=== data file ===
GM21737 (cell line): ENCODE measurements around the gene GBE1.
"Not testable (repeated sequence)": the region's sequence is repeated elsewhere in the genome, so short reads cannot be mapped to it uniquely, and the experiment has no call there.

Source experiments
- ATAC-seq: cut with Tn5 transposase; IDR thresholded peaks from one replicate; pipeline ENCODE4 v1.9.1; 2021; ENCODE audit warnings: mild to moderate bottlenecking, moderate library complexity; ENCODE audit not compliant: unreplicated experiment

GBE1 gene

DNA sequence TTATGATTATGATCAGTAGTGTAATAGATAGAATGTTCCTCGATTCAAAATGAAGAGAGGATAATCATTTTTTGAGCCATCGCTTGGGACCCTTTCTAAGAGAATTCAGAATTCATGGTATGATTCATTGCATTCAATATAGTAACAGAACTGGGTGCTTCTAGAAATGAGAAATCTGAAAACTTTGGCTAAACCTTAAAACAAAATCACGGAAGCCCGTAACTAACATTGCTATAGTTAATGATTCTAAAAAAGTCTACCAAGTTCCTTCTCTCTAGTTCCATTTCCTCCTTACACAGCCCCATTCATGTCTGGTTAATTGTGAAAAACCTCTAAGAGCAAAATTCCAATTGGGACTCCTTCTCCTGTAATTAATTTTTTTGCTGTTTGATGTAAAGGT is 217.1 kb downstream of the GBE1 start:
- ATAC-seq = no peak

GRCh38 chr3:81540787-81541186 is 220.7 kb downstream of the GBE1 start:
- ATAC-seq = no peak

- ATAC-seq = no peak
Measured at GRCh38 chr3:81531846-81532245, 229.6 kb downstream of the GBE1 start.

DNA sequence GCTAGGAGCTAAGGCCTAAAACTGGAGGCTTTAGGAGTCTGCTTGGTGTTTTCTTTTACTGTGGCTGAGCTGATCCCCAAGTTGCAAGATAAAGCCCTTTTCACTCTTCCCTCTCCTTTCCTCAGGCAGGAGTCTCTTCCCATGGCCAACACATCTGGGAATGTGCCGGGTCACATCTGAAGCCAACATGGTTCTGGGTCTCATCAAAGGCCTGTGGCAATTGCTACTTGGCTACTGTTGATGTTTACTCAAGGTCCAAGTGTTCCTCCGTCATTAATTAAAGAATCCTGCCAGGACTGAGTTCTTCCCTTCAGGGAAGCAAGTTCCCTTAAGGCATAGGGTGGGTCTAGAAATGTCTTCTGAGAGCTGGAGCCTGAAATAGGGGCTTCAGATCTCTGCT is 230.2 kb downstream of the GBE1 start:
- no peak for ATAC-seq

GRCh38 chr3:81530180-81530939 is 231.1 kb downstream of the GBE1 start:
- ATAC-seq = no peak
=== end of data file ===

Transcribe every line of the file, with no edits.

GM21737 (cell line): ENCODE measurements around the gene GBE1.
"Not testable (repeated sequence)": the region's sequence is repeated elsewhere in the genome, so short reads cannot be mapped to it uniquely, and the experiment has no call there.

Source experiments
- ATAC-seq: cut with Tn5 transposase; IDR thresholded peaks from one replicate; pipeline ENCODE4 v1.9.1; 2021; ENCODE audit warnings: mild to moderate bottlenecking, moderate library complexity; ENCODE audit not compliant: unreplicated experiment

GBE1 gene

DNA sequence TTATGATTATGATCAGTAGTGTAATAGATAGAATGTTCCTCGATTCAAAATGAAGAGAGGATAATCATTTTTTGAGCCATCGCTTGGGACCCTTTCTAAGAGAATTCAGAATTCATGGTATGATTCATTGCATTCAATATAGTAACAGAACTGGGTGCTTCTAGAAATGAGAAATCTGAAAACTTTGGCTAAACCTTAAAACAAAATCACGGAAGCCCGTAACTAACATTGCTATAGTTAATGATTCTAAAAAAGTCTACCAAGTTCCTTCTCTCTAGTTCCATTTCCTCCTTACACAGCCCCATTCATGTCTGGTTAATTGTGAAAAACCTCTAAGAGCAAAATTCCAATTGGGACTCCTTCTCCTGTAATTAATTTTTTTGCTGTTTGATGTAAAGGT is 217.1 kb downstream of the GBE1 start:
- ATAC-seq = no peak

GRCh38 chr3:81540787-81541186 is 220.7 kb downstream of the GBE1 start:
- ATAC-seq = no peak

- ATAC-seq = no peak
Measured at GRCh38 chr3:81531846-81532245, 229.6 kb downstream of the GBE1 start.

DNA sequence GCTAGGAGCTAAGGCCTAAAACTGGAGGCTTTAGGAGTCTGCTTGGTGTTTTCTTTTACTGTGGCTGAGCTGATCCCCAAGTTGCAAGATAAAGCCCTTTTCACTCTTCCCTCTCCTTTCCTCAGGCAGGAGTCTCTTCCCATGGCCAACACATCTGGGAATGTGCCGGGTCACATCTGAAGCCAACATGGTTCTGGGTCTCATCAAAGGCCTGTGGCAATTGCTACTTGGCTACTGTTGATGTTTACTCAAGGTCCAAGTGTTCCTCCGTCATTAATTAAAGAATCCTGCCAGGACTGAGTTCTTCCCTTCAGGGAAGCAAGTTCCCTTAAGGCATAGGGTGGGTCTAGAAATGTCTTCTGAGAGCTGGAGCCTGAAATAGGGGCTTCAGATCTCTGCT is 230.2 kb downstream of the GBE1 start:
- no peak for ATAC-seq

GRCh38 chr3:81530180-81530939 is 231.1 kb downstream of the GBE1 start:
- ATAC-seq = no peak